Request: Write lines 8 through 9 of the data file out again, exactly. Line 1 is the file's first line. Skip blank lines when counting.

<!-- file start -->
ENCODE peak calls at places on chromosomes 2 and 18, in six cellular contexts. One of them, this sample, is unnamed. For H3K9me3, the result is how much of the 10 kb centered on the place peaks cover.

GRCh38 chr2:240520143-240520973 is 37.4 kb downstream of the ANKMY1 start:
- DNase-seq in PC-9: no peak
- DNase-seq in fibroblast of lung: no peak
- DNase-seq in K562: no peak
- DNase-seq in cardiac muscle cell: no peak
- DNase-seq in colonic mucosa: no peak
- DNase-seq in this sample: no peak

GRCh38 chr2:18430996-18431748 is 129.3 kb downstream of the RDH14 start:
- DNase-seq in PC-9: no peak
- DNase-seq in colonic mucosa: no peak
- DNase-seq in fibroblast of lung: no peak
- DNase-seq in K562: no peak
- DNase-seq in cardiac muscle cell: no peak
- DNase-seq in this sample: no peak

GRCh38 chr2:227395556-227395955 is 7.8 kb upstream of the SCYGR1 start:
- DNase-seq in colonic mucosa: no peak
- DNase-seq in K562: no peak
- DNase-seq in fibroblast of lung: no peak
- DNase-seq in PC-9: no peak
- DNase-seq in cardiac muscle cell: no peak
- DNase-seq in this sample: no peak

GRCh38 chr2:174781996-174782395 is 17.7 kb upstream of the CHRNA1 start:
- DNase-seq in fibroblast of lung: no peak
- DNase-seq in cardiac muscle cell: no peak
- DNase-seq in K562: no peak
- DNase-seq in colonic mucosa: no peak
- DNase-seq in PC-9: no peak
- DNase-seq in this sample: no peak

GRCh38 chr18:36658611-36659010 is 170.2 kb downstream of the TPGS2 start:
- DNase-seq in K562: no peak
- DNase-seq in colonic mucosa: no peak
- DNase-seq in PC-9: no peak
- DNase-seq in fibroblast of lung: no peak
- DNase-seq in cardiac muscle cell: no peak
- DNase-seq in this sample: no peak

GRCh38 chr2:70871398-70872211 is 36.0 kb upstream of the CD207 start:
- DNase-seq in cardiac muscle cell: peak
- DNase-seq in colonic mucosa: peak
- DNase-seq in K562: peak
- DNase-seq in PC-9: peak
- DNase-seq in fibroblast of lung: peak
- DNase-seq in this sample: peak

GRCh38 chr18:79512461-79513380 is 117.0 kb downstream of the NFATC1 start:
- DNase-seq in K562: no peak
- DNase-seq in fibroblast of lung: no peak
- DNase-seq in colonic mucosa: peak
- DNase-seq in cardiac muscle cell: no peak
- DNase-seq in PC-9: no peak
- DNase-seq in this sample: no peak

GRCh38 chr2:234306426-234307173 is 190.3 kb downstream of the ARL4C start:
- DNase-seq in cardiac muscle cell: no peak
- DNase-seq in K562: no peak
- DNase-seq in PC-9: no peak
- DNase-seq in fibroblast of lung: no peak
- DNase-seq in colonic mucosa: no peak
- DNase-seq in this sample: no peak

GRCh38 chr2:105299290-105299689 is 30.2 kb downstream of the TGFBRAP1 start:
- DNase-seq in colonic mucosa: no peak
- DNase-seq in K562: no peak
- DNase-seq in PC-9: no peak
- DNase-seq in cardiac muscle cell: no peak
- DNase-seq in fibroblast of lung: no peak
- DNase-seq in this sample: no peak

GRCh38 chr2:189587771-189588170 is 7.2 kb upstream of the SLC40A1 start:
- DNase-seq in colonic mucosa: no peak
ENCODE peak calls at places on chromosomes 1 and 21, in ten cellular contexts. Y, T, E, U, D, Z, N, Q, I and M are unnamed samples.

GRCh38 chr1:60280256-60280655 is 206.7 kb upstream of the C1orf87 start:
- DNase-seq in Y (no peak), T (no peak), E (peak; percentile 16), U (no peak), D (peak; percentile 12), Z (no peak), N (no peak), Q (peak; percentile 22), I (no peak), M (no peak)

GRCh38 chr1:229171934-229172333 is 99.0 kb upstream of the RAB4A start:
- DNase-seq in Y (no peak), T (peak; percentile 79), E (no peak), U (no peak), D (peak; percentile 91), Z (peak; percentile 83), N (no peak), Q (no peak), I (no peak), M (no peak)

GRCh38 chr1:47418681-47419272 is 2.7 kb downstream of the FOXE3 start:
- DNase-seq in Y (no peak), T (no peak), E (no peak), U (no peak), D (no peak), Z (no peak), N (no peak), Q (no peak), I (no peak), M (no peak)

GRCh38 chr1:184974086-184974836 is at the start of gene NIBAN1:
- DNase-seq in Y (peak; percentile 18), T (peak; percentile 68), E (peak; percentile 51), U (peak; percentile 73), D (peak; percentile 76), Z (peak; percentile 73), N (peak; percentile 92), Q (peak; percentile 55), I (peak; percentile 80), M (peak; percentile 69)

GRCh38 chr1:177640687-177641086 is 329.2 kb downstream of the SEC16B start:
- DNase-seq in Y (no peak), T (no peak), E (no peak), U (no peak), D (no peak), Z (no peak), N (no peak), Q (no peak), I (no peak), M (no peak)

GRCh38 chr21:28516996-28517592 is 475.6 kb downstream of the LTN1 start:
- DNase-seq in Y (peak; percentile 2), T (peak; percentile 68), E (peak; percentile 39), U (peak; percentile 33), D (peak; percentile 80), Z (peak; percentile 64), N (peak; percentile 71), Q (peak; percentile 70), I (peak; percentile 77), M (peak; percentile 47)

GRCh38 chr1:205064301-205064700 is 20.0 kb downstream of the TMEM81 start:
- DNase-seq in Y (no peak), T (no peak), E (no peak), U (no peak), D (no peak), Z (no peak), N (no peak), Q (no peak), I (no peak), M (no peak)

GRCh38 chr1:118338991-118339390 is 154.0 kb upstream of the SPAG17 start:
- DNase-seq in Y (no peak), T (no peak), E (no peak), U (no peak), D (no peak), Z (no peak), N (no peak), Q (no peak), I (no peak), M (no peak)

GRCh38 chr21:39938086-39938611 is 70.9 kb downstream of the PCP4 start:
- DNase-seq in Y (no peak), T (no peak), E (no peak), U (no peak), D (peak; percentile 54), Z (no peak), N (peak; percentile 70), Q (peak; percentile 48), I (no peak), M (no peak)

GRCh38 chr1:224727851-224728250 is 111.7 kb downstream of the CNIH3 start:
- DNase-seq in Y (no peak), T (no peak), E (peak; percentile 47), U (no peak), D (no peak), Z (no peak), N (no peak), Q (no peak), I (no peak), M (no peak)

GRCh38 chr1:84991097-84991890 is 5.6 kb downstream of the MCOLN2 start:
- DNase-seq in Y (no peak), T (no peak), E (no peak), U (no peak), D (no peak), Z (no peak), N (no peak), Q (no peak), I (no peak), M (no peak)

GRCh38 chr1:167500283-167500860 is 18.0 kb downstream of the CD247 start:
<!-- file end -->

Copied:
- DNase-seq in this sample: no peak

GRCh38 chr2:18430996-18431748 is 129.3 kb downstream of the RDH14 start: